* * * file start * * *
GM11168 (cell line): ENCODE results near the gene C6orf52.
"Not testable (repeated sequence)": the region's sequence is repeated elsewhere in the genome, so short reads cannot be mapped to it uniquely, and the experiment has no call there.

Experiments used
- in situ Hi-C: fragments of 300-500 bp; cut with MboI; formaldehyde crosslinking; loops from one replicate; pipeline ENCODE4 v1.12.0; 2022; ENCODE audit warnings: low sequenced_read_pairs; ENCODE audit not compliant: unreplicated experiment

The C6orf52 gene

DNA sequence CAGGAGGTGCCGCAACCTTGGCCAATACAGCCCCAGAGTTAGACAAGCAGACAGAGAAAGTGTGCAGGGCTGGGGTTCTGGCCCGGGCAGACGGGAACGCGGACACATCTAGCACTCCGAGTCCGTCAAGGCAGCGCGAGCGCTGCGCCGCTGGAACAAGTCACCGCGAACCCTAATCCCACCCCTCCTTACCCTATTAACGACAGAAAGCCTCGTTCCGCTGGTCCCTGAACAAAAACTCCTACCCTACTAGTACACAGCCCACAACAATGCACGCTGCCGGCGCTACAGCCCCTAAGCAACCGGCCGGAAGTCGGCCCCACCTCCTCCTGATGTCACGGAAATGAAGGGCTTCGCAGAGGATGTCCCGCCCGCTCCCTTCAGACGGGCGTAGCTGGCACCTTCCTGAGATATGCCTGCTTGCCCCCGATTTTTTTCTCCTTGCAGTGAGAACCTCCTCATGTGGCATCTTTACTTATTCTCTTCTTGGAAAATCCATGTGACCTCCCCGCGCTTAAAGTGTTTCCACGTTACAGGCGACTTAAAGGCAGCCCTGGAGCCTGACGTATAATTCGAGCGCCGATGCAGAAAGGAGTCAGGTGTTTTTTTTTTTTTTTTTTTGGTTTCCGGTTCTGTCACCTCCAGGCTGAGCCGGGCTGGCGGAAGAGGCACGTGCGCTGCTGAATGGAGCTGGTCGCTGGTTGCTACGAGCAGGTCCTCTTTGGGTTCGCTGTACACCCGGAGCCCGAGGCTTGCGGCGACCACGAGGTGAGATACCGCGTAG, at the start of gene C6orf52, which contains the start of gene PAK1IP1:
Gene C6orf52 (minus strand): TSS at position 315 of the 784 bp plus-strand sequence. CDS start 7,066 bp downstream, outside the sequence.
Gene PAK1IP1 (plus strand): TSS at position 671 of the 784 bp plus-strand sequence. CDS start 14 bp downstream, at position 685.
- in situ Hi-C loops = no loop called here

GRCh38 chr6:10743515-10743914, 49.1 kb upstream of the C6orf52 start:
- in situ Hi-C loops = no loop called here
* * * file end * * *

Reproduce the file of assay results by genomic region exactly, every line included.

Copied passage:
GM11168 (cell line): ENCODE results near the gene C6orf52.
"Not testable (repeated sequence)": the region's sequence is repeated elsewhere in the genome, so short reads cannot be mapped to it uniquely, and the experiment has no call there.

Experiments used
- in situ Hi-C: fragments of 300-500 bp; cut with MboI; formaldehyde crosslinking; loops from one replicate; pipeline ENCODE4 v1.12.0; 2022; ENCODE audit warnings: low sequenced_read_pairs; ENCODE audit not compliant: unreplicated experiment

The C6orf52 gene

DNA sequence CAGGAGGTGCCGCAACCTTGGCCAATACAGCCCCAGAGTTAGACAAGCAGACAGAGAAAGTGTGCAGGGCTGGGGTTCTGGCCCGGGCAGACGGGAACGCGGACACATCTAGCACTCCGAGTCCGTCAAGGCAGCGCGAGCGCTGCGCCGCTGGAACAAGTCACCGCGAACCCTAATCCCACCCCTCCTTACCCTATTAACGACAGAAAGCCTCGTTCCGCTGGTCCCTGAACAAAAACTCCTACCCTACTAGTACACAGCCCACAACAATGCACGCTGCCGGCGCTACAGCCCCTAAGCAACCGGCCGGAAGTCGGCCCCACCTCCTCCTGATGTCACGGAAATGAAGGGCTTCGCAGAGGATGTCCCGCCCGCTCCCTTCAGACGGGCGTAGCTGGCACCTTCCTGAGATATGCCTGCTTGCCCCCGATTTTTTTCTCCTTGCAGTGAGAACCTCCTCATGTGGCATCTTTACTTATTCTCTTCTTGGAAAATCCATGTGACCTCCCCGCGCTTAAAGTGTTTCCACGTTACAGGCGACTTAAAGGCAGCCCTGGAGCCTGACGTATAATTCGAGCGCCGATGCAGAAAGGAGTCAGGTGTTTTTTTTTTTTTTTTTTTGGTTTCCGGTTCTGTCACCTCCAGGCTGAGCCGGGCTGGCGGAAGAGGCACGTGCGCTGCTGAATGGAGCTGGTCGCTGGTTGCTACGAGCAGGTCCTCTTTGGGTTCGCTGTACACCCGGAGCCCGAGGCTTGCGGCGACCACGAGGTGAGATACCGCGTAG, at the start of gene C6orf52, which contains the start of gene PAK1IP1:
Gene C6orf52 (minus strand): TSS at position 315 of the 784 bp plus-strand sequence. CDS start 7,066 bp downstream, outside the sequence.
Gene PAK1IP1 (plus strand): TSS at position 671 of the 784 bp plus-strand sequence. CDS start 14 bp downstream, at position 685.
- in situ Hi-C loops = no loop called here

GRCh38 chr6:10743515-10743914, 49.1 kb upstream of the C6orf52 start:
- in situ Hi-C loops = no loop called here